"What is the actual text of Scripture, from which we seek a "literal" translation?"

Sunday, October 4, 2020

Participation: God in the world; our deification; our ecumenical fellowship

I was very helped in sermon prep this past week by reading a review in Church Times.

The review prompted a bit of a trawl into the subject of "participation" - more on the review and the trawl below - and led to me offering the following thought this morning when celebrating the re-opening of St David's Belfast, a Hurst Seagar church here in Christchurch, which recently has undergone restoration of its woodwork, new and improved lighting (which show off the woodwork), better heating, a new font and new communion rails.

That thought was that it is a mistake to drive a wedge between church as people and church as building because while church as people is important to God (e.g. 1 Peter 2:1-10, our epistle reading), so is church as building because church buildings represent the participation of God in creation as God gifts to us wood and stone and grants to humanity gifts of design and craftmanship.

The review which caught my eye was by Paul Avis (who else!) and it was on the 2021 book by Paul Anthony Dominiak, Richard Hooker: The Architecture of  Participation.

The Amazon blurb is:

"Richard Hooker's Of the Laws of Ecclesiastical Polity has long been acknowledged as an influential philosophical, theological and literary text. While scholars have commonly noted the presence of participatory language in selected passages of Hooker's Laws, Paul Anthony Dominiak is the first to trace how participation lends a sense of system and coherency across the whole work.

Dominiak analyses how Hooker uses an architectural framework of 'participation in God' to build a cohesive vision of the Elizabethan Church as the most fitting way to reconcile and lead English believers to the shared participation of God.

First exploring Hooker's metaphysical architecture of participation in his accounts of law and the sacraments, Dominiak then traces how this architecture structures cognitive participation in God, as well as Hooker's political vision of the Church and Commonwealth. The volume culminates with a summary of how Hooker provides a salutary resource for modern ecumenical dialogue and contemporary political retrievals of participation."

Hooker himself does not say much directly about "participation" and no doubt Dominiak's thesis will be critiqued in terms of whether he rightly takes those few things as setting out the architecture of Hooker's thought. The five critical things Hooker says which catalyse Dominiak's thesis are:

"all things in the world are said in some sort to seek the highest, and to covet more or less the participation of God himself" (I.5.2)

"‘No good is infinite but only God: therefore he our felicitie and blisse. Moreover desire tendeth unto union with that it desireth. If then in him we be blessed, it is by force of participation and conjunction with him’." (I.11.2)

"how God is in Christ, then how Christ is in us, and how the sacramentes doe serve to make us pertakers of Christ" (V.50.3)

"Participation is that mutual inward hold which Christ hath of us and wee of him, in such sort that each possesseth other by waie of speciall interest propertie and inherent copulation" (V.56.1)

"wee are therefore adopted sonnes of God to eternall life by participation of the onlie begotten Son of God, whose life is the wellspringe and cause of oures" (V.56.7).

Dominak's book, incidentally, is fearsomely expensive, but the doctoral thesis on which it is based is obtainable here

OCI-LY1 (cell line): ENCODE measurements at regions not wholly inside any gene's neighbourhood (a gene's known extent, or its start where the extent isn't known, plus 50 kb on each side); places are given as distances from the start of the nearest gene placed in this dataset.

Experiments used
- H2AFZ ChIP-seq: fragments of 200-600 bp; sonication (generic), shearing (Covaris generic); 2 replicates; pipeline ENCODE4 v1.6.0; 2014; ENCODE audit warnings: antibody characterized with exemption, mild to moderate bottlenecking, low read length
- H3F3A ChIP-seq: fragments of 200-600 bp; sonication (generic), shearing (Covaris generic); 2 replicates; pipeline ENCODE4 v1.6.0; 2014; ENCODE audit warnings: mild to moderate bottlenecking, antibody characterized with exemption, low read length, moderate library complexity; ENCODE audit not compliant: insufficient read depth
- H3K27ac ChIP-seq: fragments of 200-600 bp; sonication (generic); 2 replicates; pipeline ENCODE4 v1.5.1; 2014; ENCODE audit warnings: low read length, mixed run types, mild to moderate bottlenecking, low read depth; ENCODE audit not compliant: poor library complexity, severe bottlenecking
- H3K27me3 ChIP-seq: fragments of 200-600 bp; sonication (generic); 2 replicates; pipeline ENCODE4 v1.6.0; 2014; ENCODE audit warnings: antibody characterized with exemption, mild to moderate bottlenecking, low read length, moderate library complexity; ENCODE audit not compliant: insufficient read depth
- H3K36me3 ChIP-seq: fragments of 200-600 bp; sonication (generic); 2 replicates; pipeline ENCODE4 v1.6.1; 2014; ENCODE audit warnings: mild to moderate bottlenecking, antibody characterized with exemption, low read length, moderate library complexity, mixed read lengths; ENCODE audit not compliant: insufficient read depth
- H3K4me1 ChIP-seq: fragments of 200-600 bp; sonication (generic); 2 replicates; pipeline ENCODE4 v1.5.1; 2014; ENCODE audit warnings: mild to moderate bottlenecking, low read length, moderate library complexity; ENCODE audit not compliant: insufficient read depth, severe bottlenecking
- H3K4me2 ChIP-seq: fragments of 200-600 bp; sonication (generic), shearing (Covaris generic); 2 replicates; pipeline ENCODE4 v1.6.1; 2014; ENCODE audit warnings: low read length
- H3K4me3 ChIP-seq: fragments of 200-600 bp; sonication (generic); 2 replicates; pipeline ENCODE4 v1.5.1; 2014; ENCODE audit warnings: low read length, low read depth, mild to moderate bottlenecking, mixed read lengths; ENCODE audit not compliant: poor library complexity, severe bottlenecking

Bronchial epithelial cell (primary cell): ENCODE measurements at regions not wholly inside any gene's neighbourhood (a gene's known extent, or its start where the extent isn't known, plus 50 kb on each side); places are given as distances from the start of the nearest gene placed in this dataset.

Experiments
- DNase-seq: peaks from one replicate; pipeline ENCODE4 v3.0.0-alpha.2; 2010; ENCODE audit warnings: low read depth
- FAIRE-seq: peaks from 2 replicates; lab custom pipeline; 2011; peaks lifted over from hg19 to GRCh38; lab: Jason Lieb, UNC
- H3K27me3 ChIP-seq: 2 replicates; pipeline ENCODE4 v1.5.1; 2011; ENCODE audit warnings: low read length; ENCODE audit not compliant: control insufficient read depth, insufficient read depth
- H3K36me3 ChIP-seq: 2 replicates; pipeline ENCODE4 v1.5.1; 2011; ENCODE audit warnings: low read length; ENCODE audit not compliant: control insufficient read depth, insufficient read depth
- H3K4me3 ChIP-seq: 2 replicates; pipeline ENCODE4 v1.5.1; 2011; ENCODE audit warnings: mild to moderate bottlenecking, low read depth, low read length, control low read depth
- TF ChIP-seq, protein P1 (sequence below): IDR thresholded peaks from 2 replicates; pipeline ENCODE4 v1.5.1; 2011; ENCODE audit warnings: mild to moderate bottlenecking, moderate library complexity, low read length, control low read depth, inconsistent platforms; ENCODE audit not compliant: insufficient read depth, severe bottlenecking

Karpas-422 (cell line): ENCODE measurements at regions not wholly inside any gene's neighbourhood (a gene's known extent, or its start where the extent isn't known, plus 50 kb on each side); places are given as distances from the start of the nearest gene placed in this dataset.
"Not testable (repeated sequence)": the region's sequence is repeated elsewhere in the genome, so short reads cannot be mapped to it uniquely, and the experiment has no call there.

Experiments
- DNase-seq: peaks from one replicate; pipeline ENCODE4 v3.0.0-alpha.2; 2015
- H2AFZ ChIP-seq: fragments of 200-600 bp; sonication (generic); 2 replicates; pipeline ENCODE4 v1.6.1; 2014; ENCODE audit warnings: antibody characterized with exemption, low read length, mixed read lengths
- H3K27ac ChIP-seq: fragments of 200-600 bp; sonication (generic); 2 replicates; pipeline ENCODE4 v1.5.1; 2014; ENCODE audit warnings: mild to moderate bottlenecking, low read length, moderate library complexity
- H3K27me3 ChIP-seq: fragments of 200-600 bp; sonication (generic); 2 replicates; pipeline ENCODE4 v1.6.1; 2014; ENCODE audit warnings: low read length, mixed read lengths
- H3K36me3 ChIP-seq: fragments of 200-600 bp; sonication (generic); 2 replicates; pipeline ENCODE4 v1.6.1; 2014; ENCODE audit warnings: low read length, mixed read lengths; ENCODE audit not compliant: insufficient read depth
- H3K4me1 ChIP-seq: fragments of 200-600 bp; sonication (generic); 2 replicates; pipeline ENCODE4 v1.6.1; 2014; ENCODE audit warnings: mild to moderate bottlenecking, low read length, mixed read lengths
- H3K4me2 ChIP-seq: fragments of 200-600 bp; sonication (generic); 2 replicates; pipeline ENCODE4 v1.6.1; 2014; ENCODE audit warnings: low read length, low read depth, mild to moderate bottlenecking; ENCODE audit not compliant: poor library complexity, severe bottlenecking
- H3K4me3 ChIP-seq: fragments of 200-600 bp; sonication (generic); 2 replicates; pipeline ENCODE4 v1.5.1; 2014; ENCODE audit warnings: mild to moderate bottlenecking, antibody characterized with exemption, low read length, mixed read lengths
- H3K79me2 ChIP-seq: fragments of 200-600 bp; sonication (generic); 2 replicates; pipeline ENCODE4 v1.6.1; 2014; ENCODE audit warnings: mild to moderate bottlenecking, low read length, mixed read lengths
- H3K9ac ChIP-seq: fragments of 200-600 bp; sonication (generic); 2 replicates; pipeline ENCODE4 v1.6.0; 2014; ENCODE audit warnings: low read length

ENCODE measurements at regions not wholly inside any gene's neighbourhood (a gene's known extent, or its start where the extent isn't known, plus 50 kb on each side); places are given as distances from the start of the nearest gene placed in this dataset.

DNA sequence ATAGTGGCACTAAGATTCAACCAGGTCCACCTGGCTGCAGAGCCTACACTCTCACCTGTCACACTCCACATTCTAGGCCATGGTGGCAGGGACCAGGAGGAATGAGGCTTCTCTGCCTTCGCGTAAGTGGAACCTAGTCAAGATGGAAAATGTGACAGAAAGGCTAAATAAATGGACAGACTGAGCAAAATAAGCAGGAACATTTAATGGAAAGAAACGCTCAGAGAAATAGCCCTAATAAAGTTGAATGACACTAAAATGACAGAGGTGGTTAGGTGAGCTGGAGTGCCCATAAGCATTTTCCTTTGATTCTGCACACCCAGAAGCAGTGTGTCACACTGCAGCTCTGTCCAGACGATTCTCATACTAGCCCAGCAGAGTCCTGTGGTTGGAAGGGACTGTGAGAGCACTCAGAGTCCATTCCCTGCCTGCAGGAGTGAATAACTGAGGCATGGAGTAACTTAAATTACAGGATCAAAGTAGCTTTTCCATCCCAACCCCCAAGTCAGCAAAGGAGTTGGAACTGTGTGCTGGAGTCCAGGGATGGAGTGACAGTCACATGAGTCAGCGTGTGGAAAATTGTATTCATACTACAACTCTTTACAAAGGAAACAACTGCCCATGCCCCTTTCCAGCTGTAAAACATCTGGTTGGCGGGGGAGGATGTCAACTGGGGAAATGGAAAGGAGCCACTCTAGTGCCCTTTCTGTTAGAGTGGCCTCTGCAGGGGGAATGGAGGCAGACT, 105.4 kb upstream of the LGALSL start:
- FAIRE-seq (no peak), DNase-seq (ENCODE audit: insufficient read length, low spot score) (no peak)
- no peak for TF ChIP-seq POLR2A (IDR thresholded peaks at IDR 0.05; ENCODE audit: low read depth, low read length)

Naturally for a monograph which is demanding for even the most academic amongst us, a review helps to understand, and to relate the importance of the book to those of us without time to dive into the dense depths of Dominiak's scholarship.

In his review, Avis makes this point which connects to some recent threads of comments here on ADU, and which generally touches on that age old chestnut, that somewhere between Jesus of Nazareth and what Christians think today, a terrible Hellenistic corruption changed plain peasant parables into a sophisticated theology which falsely transformed a radical rabbi into God Incarnate:

"As Dr Dominiak shows, the idea that binds the Platonic philosophical-mystical tradition and Christian, biblical, theology together is participation in God. Though, until recently, the idea of participation in God through grace has been largely neglected in Anglican theology, it is found, not only in Hooker, but in his near-contemporary Lancelot Andrewes and in the subsequent High Church tradition. We also see it in the Cambridge Platonists, John Keble, E. B. Pusey, F. D. Maurice, B. F. Westcott, Charles Gore, William Temple, Michael Ramsey, and Rowan Williams, to name but a few.

To hold this doctrine and to live by it, we need to believe that God has poured God’s power, goodness, and beauty into the creation; that the incarnation has elevated and transfigured human nature; that the sacraments are effective means of union with the Triune God; and that the Holy Spirit never ceases to energise and purify the Church."


"Participation in God connects with the mysterious text in 2 Peter 1.4: “that you may become partakers of the divine nature”. The concept of “divinisation” or theosis, found particularly in the Orthodox tradition, is viewed with suspicion by those who believe that it transgresses the boundary between Creator and creation, divinity and humanity.

But Dominiak shows that deification has many shades of meaning and that such fears are misplaced. He brings together “participation” and the key biblical concept of ecumenical theology, koinonia (fellowship, communion). He suggests that Hooker’s doctrine of participation can be a bridge to closer agreement with the Orthodox Churches."

There is a lot to reflect on here.

What excites me (apart from a helpful insight towards the construction of this morning's sermon) here is:

- claiming Hooker's place in that "best of all theology" pantheon, where the great theologians help us ordinary Christians understand the involvement of God in our lives, in the world we live in along with the purpose of our lives in relation to God;

- setting out how the depths of Hooker's thought relates to the simplest of Christian concepts: fellowship;

- offering a vision for the universal church: all who participate in the God who participates in them may have fellowship with one another.